I heard that your a good lyrical improviser. Why is that?

It come in like dis, if you go to a party tonight and get a new tune you know nutten about, yuh haffi get a topic and put something to it right away. When it comes to lyrics ... DJ's in my time used my lyrics, 'cause I never recorded it, they tek it in the studio. I never mind; I saw myself as a teacher. I was the original cultural DJover 39 years now, neva change. I never talk bout under a girl frock. I'm culture.

How would your describe your style?

Mine is one of the greatest DJ styles. I combine four or five styles and mek mine. I patronise people like U-Roy, Big Yute, Prince Jazbo, Dennis 'Al Capone', mi listen dem man. They were before me.

Did you do any lyrical clashing?

Tell yuh di truth, one I can remember they set up in Skateland wid Nicodemus. I came first and Demus came second. It cause a controversy wid Demus fans and mine, but it was ok. Mi nuh inna di competition. They couldn't stand up beside me. They use my lyrics same way.

How has being a Rastafarian affected your career?

Rastafari big up my career, worldwide and local. Everyone know me as the original Rasta DJ. I sing roots, reality, facts of life and culture.

Where you raised a Rasta?

I grew up in a Christian family, go church every Sunday and ting. When yuh grow yuh see different types of religion, dats how it went. One of the best tings that ever happen to me was no doubt Rasta.

How did you get involved with Sister Carol?

Sister Carol and I were in the same organisation. When I came to America I met her, mi teach her how to DJ in America within the space of three weeks. That was in 1983.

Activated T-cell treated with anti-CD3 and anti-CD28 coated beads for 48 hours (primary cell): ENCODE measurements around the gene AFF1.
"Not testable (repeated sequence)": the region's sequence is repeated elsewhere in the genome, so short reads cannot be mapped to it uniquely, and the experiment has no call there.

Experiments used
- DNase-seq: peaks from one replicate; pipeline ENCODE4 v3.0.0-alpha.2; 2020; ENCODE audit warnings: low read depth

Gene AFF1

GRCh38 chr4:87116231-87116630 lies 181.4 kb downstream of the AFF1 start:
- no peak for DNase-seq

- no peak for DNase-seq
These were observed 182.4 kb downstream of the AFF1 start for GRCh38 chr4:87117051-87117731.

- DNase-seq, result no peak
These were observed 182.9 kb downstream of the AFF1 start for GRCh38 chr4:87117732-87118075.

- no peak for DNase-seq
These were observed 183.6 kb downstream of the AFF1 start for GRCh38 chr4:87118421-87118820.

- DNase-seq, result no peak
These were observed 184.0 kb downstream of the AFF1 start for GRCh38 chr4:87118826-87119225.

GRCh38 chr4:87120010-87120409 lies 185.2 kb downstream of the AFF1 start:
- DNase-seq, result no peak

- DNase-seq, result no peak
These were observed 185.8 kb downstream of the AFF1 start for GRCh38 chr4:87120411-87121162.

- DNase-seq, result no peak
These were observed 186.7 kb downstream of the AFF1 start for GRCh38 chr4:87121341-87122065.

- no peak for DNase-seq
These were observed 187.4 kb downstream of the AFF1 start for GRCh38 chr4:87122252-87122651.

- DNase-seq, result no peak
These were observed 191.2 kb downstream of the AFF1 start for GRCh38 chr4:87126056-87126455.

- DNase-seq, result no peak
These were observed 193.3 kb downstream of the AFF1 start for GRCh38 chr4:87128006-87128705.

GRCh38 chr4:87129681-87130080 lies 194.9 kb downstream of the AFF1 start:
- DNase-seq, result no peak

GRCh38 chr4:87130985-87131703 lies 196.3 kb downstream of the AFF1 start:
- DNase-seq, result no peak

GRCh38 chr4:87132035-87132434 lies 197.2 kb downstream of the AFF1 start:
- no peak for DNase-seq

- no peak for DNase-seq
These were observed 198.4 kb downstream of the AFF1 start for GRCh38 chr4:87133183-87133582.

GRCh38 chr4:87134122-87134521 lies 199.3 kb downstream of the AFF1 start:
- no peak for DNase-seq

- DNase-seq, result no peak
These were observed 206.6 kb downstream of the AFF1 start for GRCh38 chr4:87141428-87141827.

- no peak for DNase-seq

Why did you help her?

I saw she was interested and loves it. She was always round the mic; I showed her what to do and not to do. She had a good head on her body. She give me di respect and I appreciate that. Most young DJs don't respect their elders, not realising one day they will be the elder too.

Why did you decide to move to New York?

Mi buck up a daughter and fall in love and I was travelling back and forth all the time, until kids came along mi decide fi start a family. I moved to the U.S., get married and everything. This year makes it 19 years.

Are any of your children interested in music?

One in Jamaica bad yuh shame. His name is TJ, sometimes he call himself 'Junior Briggy'. I have another one he builds wicked riddims, but he doesn't like deejaying.

Is there anything you wish you had done differently?

The only thing I wish is that I could take it from the top. I'd do more recording. Only thing not out there for me is recording in the studio. I only have six albums out there. There are many tapes of me but I haven't received a penny from it; the piracy is out of order.

Are you still involved with King Stur Gav Hi-Fi sound system?

Stur Gav wasn't my original sound. Most of di promoters dem from there invite me and I will go. We all still roll same way, the sound, me, Josey and Charlie Chaplin. We go England and all over. So right now you could say I'm wid Stur Gav working 75 per cent.

What are your future plans?

Still recording, want to get a good deal. If I can do it myself I will.

What do you think of artistes today?

Mi nah really watch nobody, but mi woulda like fi dem doing conscious things. It always the same ting - guns, unda woman. Mi just waan big up all the clean-hearted people, who love God.

- Sunday Gleaner



Every Man Me Brethren STUDIO 1 7” 1982
Dance Ina Montreal 7” 1982
Pain Jywanza 7”
Gwan a School Jywanza 7”
Horse a Gallop Powerhouse 7”
Warn De Ashandan 7”
Jamaica, Jamaica Jah Love Muzik LP 1984
Hail Him Tapper Zukie LP 1992
Freedom Street VP Records LP